The Technology Funding Alliance (TFA), which brings together technology entrepreneurs and investors, has selected its finalist start-ups and will provide a forum for them at its first quarterly luncheon on Friday, November 2. Four tech ventures will have 15 minutes each to present their business plans to potential investors.
TFA is an offshoot of the Nashville Technology Council. It was founded in June of 2001. "The Technology Funding Alliance has exceeded our expectations both in the number of investors and projects," says David Condra, president of the Council and an ex-officio member of the Alliance.
"We asked people what it would take to grow tech businesses around Nashville," Condra said, "and the number one response was: 'access to capital.' So we spent a year researching how 10 different cities around the country had aided technology investment. We based our model on that research, using what we thought would work best for Nashville."
Fifty-one angels have paid $1,000 apiece to join, and interested companies pay $300 when they submit their business plans.
Start-up companies get the chance to present their ventures to some of the area's premiere investors, and they receive expert advice on their business plans.
The investors, for their part, get to look at ideas that have already passed through a screening committee.
"We also have a secure website which currently shows four other plans, in addition to the four being showcased on Friday," said Julia Polk, director of consulting and screening for the TFA. "We don’t want people to think that the four presenting companies are the only winners. All eight are in front of a lot of people who have the ability to fund new technologies."
"Each potential company goes through an involved process," Polk said. "They have to prove that they are indeed a technology company, not just one that uses the Internet in an ordinary way. Then they have to present their business plan in a seven-page, executive summary format. We go over their plans with them, making sure they are well defined, with good concepts."
"We had 17 plans presented. Of the nine who weren't accepted, some weren't really tech companies, some got frustrated with the process, and some needed a lot of help with their business plans. We sent them a list of business consultants so they could refine their concepts."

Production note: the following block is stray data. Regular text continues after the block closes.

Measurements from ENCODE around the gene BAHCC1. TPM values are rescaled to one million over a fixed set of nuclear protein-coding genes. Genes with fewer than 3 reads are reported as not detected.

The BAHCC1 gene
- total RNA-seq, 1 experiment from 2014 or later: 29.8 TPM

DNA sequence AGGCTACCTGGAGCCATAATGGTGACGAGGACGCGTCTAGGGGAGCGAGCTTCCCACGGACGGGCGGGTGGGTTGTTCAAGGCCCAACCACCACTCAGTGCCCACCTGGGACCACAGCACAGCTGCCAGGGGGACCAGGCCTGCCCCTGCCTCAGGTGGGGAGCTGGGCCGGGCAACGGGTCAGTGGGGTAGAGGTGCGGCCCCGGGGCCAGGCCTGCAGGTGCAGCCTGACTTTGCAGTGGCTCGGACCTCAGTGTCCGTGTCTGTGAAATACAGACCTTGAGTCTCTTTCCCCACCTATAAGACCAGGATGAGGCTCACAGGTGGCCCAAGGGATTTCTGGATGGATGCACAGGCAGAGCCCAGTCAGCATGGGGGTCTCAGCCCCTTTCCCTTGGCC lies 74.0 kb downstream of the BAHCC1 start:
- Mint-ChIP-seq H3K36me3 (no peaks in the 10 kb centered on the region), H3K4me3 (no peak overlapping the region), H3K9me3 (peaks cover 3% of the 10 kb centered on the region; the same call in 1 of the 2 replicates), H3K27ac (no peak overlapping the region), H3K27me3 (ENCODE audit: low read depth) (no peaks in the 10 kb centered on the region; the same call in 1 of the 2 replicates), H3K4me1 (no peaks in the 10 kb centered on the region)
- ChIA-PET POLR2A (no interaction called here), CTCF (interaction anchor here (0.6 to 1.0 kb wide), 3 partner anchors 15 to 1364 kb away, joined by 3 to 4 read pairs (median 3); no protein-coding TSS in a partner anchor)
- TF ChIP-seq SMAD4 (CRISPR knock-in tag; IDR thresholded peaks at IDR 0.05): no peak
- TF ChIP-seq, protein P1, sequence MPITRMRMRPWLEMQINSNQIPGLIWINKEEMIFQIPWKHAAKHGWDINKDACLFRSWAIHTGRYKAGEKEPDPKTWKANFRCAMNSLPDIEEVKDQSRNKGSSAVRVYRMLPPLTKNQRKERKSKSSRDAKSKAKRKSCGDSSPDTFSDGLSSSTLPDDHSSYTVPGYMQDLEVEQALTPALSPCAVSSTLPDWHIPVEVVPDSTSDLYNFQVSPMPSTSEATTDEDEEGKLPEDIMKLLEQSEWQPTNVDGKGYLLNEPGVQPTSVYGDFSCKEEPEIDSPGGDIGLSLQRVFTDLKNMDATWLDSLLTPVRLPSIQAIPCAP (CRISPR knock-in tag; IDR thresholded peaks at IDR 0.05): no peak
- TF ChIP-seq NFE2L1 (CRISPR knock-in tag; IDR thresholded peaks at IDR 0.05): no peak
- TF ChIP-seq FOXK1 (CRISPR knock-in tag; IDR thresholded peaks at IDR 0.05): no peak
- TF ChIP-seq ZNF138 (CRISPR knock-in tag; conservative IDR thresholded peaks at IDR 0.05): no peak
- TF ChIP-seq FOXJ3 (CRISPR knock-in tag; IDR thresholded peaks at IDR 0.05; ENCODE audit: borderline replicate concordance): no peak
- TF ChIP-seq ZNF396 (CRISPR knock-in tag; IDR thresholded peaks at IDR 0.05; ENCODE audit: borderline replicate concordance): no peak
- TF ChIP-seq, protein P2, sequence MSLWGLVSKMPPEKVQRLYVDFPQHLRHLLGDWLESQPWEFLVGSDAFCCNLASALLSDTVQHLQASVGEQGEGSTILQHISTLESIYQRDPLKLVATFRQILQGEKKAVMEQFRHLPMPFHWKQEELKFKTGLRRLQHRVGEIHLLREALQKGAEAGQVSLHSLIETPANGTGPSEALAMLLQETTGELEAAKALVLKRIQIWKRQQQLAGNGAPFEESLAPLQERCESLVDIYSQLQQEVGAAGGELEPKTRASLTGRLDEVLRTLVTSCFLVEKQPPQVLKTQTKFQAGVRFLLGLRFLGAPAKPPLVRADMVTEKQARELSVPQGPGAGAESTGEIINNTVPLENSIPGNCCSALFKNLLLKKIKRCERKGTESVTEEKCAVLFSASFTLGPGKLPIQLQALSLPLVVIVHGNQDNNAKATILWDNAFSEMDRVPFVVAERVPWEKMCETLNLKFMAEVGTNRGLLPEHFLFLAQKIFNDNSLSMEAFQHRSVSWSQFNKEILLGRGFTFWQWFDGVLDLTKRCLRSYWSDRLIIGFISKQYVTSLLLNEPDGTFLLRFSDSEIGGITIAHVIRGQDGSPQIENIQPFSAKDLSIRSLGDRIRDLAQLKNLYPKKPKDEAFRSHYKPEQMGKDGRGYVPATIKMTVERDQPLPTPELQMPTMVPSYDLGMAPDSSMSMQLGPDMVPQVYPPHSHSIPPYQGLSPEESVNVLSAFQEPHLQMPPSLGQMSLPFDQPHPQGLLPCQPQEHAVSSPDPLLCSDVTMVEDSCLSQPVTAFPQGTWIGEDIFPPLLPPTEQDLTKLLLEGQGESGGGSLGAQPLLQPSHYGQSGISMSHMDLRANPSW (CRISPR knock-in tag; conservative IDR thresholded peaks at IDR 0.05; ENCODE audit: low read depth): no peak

Polk stresses that the companies who apply really are startups -- they aren't to the level of formal venture capital or institutional investors. For that reason, they are looking for "angels."
"After we get their business plan in shape, we have a roundtable discussion in our selection committee, during which they have 35 to 40 minutes each to present their companies. They find out what is confusing or weak, and then make corrections. For that reason, each company involved in the process gains," says Polk, "because they get to talk with successful entrepreneurs."
Polk makes the first pass through the plans with two second-year students at Vanderbilt's Owen Graduate School of Management and two of Owen's MBA graduates who do management consulting full-time. Then they appear before the-15 member Selection Committee, which is comprised of investors and other interested parties.
Polk is managing director of new venture consulting at Solidus, a local investment firm, which has made an investment in the NashvillePost.com. Solidus chief Townes Duncan chairs the selection committee.
One of the companies that will be presenting on Friday is eCropolis. It allows large group meetings and seminars to take place on the Internet. The company provides both the technology and the ancillary services that make for a successful session.
The application process forced eCropolis President Chuck Roberts to take another hard look at his company. "We had to circle back on our business plan and make it tighter, to refine the concept more thoroughly. In general, we felt it validated what we were doing; it showed we were on the right track. We found that helpful."
Another presenter will be QualTalk, which allows companies to do qualitative research -- research such as focus groups -- on line. "We are an application service provider (ASP)," says Jim Bryson, president of the company, "hosting everything on our servers. We charge per use."
For Bryson, the application process taught him a valuable lesson: "It was probably most helpful in honing our business plan so it speaks to investors. Before, it was a plan to run our business."
Mike Blackburn, president of Petra Capital, sat on the Selection Committee, which heard presentations from eight companies. "The business plans that were submitted were well done," he said. "Their caliber was strong. The process that Townes Duncan and Julia Polk put together was very good."
“I was very impressed with the quality of deals presented to the committee," said Laura Campbell of Laura Campbell & Associates. "It was very difficult to select four of them for the luncheon. This will benefit our city tremendously.